On Friday, 15 October 2021, His Honour Robert Beech-Jones J ruled that all grounds that the challenges to the NSW COVID-19 vaccination orders had failed. In other words, the State successfully defended the restrictions of the Delta Order, arguing it “can reasonably be regarded as necessary to protect public health and safety.” Furthermore, it was found that they “do not impose civil conscription”. It was also declared that the public health order was in line with legislative powers.
The barrister for the NSW Government, Jeremy Kirk SC, relied on the fact that, technically, there was no requirement for vaccination under the public health orders and even though there was some economic pressure to do so, the orders are not fundamentally designed to restrict movement. He also argued that the differential treatment to people according to their vaccination status is not arbitrary.
A similar case will be heard in the Victoria Supreme Court and trial is set for October 25. It is important to note that cases are heard and determined based on the specific legal and factual issues put to a Court by the parties to the case, meaning just because these particular NSW cases failed, it does not necessarily mean challenges in Victoria or even future challenges on different grounds in NSW will be unsuccessful.
For present purposes, what does this mean for workers in NSW? In short, the NSW Government’s publich health orders and roadmap are currently valid and will remain in force. The NSW Government has outlined the different industries and workers who are required to be vaccinated (and provide proof of vaccination) on their website. This includes: education and care workers, aged care workers and others who work in or enter aged care facilities, health care workers, airport workers, quarantine workers and transport workers. Furthermore, since hitting the 70% double vaccinated population mark in NSW, the following businesses that reopen must ensure people entering their business premises are fully vaccinated – this includes STAFF MEMBERS. This includes business such as:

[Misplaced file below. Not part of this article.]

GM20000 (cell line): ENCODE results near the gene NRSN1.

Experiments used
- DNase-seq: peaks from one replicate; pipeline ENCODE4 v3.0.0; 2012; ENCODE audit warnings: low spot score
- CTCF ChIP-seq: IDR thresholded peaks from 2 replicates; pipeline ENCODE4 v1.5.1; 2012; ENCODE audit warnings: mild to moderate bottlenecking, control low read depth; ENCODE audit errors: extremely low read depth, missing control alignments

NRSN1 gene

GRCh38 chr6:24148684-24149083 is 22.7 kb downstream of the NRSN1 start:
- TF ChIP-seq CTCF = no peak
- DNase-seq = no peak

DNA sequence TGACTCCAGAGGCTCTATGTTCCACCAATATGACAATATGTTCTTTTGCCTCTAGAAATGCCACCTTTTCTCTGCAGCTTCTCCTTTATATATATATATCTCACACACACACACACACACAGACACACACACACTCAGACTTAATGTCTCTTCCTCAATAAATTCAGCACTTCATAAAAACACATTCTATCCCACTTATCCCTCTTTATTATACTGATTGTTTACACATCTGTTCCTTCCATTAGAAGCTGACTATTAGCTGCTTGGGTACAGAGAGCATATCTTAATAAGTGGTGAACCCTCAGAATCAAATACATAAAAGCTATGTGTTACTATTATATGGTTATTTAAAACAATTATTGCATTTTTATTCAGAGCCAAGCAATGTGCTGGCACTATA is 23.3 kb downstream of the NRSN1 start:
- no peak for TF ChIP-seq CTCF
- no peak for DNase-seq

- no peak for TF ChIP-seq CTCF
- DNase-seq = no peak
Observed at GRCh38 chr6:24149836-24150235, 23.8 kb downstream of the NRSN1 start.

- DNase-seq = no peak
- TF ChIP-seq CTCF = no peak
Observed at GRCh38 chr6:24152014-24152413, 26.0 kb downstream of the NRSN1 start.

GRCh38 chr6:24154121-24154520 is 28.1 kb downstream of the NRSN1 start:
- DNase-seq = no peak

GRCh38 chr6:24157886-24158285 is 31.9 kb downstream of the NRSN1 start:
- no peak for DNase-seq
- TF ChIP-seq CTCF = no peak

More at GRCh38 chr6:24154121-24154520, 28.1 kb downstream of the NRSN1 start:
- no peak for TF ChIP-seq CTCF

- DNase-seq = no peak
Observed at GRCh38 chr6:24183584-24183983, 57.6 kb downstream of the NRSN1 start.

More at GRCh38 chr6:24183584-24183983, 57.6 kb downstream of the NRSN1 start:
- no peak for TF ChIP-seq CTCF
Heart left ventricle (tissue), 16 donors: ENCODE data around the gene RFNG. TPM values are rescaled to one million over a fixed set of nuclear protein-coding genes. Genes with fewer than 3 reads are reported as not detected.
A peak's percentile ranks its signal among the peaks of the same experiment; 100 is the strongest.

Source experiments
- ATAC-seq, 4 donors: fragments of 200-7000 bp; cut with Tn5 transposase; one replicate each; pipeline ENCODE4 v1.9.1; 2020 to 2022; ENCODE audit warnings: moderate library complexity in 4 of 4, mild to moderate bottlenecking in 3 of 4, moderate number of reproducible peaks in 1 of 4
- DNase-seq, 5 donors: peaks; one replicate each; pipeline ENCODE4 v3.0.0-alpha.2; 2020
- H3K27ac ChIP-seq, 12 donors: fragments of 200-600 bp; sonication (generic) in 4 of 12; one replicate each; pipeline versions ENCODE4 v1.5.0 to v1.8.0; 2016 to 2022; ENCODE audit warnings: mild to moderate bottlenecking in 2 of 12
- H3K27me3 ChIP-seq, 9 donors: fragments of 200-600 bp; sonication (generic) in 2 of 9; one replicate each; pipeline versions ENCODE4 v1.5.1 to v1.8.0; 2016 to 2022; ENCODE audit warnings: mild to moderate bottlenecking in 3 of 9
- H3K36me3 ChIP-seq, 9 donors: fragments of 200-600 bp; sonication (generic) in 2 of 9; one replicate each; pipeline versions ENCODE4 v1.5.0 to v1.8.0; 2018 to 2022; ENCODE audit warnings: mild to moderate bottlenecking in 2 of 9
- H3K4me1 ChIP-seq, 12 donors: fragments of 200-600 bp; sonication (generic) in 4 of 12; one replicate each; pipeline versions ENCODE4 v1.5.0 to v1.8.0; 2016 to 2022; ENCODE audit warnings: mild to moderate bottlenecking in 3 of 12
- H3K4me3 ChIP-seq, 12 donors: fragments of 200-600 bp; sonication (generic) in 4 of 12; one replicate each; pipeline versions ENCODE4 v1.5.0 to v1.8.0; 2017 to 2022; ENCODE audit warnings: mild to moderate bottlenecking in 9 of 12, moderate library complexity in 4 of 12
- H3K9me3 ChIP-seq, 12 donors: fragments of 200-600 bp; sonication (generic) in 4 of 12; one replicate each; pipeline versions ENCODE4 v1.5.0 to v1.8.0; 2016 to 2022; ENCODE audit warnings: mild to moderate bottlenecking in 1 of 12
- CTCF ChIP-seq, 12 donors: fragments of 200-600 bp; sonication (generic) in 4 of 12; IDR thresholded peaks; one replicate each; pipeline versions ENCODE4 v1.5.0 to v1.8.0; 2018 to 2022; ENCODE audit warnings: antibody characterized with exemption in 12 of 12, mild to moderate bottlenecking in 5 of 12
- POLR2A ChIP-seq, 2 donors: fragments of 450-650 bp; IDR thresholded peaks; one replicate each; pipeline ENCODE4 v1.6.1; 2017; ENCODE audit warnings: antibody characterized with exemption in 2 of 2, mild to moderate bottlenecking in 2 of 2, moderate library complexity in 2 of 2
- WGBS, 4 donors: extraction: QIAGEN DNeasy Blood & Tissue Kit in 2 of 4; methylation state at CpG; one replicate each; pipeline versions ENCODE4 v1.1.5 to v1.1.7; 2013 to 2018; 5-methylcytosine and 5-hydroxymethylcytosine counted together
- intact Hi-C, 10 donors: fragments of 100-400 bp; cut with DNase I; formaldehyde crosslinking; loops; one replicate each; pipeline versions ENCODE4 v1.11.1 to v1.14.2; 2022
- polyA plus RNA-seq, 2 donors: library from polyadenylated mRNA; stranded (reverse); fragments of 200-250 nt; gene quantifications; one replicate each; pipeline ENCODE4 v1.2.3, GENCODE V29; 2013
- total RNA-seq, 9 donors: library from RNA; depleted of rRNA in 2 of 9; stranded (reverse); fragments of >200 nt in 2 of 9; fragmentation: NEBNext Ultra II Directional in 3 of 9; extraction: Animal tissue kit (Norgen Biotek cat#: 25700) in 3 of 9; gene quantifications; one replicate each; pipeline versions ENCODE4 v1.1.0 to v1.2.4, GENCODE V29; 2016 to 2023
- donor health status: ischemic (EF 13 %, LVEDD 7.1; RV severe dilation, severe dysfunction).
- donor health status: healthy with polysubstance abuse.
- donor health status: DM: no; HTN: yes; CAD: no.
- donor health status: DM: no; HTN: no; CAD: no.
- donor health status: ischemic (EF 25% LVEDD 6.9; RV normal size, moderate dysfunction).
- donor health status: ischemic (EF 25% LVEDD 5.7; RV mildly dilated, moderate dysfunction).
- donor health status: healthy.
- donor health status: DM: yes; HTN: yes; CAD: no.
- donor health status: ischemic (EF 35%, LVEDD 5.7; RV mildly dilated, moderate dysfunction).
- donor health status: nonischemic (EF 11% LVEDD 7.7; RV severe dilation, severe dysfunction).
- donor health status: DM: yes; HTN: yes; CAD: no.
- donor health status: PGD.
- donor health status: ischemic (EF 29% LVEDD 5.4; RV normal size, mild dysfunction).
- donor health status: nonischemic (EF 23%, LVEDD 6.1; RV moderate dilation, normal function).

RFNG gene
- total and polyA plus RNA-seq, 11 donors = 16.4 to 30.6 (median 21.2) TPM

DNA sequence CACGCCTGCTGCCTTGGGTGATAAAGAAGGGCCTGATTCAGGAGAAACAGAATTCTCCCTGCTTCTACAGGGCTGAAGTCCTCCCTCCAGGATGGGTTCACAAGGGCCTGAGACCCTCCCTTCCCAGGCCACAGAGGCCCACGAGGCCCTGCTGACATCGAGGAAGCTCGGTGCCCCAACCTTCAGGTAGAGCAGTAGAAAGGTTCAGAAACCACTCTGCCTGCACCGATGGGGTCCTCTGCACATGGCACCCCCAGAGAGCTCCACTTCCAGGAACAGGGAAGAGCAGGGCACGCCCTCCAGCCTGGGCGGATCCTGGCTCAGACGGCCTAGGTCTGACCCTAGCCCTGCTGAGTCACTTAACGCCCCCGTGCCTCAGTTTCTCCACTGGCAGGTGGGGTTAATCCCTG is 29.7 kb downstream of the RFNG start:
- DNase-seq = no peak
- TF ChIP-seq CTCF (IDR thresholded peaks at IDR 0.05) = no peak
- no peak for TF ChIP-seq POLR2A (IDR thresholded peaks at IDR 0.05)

· Entertainment facilities, such as theatres, cinemas, and music or concert halls
· Recreation facilities, such as stadiums, show grounds, racecourses and motor racing tracks
· Hospitality venues, such as cafes, restaurants, pubs and food courts with seating areas
· Places of public worship, such as churches, mosques, or synagogues
· Places where a wedding, funeral, or memorial service is held (except for small weddings, small funerals, or small memorial services)
· Hairdressers, spas, nail salons, beauty salons, waxing salons, tanning salons, tattoo parlours or massage parlours
· Indoor recreation facilities, such as gyms, indoor pools, squash club, tennis centre, bowling alley, or ice rink
· Public swimming pools in indoor areas that are used to conduct swimming lessons, lap swimming, squad training and rehabilitation activities
· Information and education facilities, such as a museum, art gallery, library or visitor information centre
· Retail premises other than critical retail premises
· Auction houses
· Betting agencies
· Gaming lounges
· Markets that do not predominantly sell food
· Properties operated by the National Trust, or the Historic Houses Trust. More details about this can be seen again on the NSW government website.
Some workplaces don’t require vaccination as they are not public facing, retail premises or are not reopening at the 70% mark – in which they should offer their employees the ability work from home, until the 1 December. This is when the unvaccinated population also has access to the above premises. You are unvaccinated employee you may be forced to take unpaid leave until the 1st of December.
If you have any concerns on the legality of any of the above restrictions or restrictions imposed on you by an employer, please contact our office today to see where you stand.